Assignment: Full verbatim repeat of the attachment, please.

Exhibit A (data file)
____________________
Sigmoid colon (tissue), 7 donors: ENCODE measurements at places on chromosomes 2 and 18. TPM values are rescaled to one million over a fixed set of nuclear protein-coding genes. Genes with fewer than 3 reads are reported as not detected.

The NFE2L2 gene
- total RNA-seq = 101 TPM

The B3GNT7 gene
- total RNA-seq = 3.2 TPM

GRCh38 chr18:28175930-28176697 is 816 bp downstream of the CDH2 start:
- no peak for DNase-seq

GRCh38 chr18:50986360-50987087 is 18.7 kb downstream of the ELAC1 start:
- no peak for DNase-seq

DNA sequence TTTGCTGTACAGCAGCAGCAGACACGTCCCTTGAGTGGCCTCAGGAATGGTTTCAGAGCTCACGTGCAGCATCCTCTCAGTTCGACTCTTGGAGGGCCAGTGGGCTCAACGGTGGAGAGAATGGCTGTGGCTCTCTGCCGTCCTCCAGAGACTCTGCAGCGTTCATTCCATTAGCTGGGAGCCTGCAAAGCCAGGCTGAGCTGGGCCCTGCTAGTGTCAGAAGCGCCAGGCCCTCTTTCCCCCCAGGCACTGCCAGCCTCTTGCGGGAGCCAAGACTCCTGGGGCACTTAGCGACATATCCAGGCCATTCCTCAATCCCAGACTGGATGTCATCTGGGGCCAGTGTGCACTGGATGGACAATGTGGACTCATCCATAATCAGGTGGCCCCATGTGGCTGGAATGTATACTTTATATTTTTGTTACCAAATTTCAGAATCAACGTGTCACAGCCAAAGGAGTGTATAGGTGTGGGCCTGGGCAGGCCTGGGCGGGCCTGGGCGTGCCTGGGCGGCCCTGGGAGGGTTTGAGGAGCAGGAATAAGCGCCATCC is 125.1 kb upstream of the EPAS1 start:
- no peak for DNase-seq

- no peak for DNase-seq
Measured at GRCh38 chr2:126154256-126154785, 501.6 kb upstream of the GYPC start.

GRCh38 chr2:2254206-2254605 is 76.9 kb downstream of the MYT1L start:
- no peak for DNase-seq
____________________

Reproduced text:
Sigmoid colon (tissue), 7 donors: ENCODE measurements at places on chromosomes 2 and 18. TPM values are rescaled to one million over a fixed set of nuclear protein-coding genes. Genes with fewer than 3 reads are reported as not detected.

The NFE2L2 gene
- total RNA-seq = 101 TPM

The B3GNT7 gene
- total RNA-seq = 3.2 TPM

GRCh38 chr18:28175930-28176697 is 816 bp downstream of the CDH2 start:
- no peak for DNase-seq

GRCh38 chr18:50986360-50987087 is 18.7 kb downstream of the ELAC1 start:
- no peak for DNase-seq

DNA sequence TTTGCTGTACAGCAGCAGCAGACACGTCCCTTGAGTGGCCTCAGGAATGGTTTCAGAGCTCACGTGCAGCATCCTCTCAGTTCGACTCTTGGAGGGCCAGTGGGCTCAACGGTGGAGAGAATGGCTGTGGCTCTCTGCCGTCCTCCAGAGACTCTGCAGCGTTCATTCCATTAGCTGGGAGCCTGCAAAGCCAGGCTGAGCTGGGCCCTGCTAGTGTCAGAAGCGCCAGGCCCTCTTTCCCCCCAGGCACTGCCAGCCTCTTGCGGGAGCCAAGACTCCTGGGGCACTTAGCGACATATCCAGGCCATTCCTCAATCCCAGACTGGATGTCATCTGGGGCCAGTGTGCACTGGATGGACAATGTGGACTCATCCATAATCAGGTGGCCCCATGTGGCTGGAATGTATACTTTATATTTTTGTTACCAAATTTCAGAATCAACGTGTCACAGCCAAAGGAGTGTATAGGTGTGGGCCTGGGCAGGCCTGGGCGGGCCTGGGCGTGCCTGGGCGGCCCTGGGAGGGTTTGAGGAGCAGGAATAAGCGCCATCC is 125.1 kb upstream of the EPAS1 start:
- no peak for DNase-seq

- no peak for DNase-seq
Measured at GRCh38 chr2:126154256-126154785, 501.6 kb upstream of the GYPC start.

GRCh38 chr2:2254206-2254605 is 76.9 kb downstream of the MYT1L start:
- no peak for DNase-seq